Celebrate 50 Years of American Wilderness

The high dunes of the Otis Pike Fire Island High Dune Wilderness stretch along Fire Island's ocean shoreline.

The Wilderness Act of 1964
Fifty years ago something happened in the United States that had not yet happened anywhere else in the world: wilderness areas were formally designated and protected by federal law. This year marks the 50th anniversary of the Wilderness Act, legislation that provides the highest level of protection for some of our most iconic, wild landscapes.

Since the landmark legislation was passed in 1964, more than 109 million acres of wilderness have been added to the National Wilderness Preservation System.These wild, undeveloped lands include majestic peaks, dramatic desertscapes, lush meadows, and dynamic shorelines, each with unique educational and recreational opportunities.

Learn more about the 50th Anniversary of the Wilderness Act and the National Wilderness Preservation System.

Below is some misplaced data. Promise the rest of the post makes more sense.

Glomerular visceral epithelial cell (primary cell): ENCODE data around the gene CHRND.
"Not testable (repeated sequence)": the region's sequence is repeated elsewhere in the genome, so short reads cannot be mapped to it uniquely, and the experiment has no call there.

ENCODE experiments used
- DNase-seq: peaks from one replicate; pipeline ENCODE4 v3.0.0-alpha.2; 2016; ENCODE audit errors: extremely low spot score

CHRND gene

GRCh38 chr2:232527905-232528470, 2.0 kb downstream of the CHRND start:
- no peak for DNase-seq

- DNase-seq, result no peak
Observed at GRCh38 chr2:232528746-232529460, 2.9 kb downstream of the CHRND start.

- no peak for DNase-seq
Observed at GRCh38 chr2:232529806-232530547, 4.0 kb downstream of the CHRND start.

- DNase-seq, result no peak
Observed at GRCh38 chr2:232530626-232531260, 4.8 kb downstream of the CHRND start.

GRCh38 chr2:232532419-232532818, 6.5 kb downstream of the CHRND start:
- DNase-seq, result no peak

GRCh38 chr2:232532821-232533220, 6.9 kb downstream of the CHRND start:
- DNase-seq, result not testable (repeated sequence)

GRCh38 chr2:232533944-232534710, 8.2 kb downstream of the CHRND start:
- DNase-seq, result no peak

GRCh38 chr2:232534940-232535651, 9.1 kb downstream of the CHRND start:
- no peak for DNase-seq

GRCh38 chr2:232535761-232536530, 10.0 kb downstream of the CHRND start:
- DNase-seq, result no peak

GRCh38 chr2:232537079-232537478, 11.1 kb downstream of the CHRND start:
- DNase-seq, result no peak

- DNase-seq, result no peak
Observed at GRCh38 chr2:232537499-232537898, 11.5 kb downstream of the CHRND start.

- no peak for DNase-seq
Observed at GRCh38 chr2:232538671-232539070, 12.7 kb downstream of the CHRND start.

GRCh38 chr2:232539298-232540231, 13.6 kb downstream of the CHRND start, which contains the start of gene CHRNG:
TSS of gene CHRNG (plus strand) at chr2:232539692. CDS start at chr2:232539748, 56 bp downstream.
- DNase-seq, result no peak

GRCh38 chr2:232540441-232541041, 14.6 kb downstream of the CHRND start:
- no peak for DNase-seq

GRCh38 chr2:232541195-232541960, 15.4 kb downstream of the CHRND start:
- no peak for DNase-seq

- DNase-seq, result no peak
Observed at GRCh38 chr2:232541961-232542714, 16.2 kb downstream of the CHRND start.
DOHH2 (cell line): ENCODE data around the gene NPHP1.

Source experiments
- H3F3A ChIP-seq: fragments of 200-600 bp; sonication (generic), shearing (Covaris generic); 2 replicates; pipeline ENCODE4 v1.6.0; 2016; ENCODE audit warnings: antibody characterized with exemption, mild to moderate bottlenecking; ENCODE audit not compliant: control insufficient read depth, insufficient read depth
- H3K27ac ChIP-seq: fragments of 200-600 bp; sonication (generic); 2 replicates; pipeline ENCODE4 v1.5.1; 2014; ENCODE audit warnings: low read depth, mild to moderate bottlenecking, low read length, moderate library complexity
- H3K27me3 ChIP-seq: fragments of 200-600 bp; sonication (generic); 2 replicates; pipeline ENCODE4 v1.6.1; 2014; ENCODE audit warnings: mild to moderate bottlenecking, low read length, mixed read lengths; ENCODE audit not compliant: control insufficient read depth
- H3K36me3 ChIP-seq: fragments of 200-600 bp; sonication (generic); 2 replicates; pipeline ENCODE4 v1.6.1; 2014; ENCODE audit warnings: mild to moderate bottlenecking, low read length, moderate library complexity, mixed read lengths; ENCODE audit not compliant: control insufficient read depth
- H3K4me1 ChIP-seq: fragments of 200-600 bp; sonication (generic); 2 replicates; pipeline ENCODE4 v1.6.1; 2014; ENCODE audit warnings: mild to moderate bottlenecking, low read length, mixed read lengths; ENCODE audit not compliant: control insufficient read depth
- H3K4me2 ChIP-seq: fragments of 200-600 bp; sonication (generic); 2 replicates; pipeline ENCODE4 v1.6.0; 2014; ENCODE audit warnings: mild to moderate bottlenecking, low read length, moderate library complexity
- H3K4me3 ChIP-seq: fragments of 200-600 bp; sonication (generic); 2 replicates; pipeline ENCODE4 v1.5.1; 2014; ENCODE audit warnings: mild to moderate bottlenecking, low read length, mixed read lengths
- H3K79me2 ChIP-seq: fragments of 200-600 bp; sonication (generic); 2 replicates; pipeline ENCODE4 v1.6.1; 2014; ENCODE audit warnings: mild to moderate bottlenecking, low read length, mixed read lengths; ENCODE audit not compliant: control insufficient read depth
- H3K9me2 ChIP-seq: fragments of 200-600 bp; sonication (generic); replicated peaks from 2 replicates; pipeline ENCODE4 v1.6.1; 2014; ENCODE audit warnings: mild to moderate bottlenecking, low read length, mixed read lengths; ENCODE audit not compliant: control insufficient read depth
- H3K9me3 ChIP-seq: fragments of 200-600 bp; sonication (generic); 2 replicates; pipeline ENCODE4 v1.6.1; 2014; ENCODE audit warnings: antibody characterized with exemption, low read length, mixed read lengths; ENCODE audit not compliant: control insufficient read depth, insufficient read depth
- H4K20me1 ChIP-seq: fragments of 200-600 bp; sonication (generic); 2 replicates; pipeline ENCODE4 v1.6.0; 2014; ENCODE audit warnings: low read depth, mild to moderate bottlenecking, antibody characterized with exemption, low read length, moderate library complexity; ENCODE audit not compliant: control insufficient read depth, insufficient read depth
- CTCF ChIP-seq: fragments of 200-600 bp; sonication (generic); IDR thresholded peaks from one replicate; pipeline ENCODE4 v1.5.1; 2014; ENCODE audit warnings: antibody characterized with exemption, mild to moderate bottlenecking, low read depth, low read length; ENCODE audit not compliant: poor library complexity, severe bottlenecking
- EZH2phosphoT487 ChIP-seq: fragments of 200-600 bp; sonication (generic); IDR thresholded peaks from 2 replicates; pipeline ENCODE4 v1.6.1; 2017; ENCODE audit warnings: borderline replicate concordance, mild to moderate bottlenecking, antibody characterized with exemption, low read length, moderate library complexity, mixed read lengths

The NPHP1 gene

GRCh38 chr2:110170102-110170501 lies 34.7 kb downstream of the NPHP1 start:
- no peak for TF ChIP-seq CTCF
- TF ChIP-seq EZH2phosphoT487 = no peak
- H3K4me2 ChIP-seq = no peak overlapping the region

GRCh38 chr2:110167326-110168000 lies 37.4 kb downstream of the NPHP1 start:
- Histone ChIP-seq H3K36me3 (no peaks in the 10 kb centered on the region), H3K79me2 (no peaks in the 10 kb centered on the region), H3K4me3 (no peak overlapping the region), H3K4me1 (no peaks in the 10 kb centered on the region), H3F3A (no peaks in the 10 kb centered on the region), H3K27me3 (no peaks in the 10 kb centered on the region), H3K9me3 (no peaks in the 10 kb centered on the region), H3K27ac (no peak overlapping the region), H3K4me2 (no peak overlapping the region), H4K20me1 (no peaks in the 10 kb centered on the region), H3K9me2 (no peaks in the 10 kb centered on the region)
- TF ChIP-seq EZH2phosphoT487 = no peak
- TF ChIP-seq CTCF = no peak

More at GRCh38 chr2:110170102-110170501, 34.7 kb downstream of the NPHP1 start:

Wilderness is Closer Thank You Think

Many of us conjure images of far off wilderness but enjoying these special places doesn't have to mean a long road trip (unless you want to!). Fire Island National Seashore's wilderness is just a two-hour drive from New York City. The relatively unspoiled dunes, swale, and salt marsh of this wilderness stand in contrast to neighboring developed barrier islands and mainland Long Island. Though it is one of the smallest wilderness areas in the National Wilderness Preservation system, Fire Island's wilderness supports a vast array of marine and terrestrial plants and animals. Nature lovers, outdoors enthusiasts, and students from near and far come to this wilderness for a glimpse of the world as Nature intended in an otherwise suburban landscape.

Last updated: October 1, 2014

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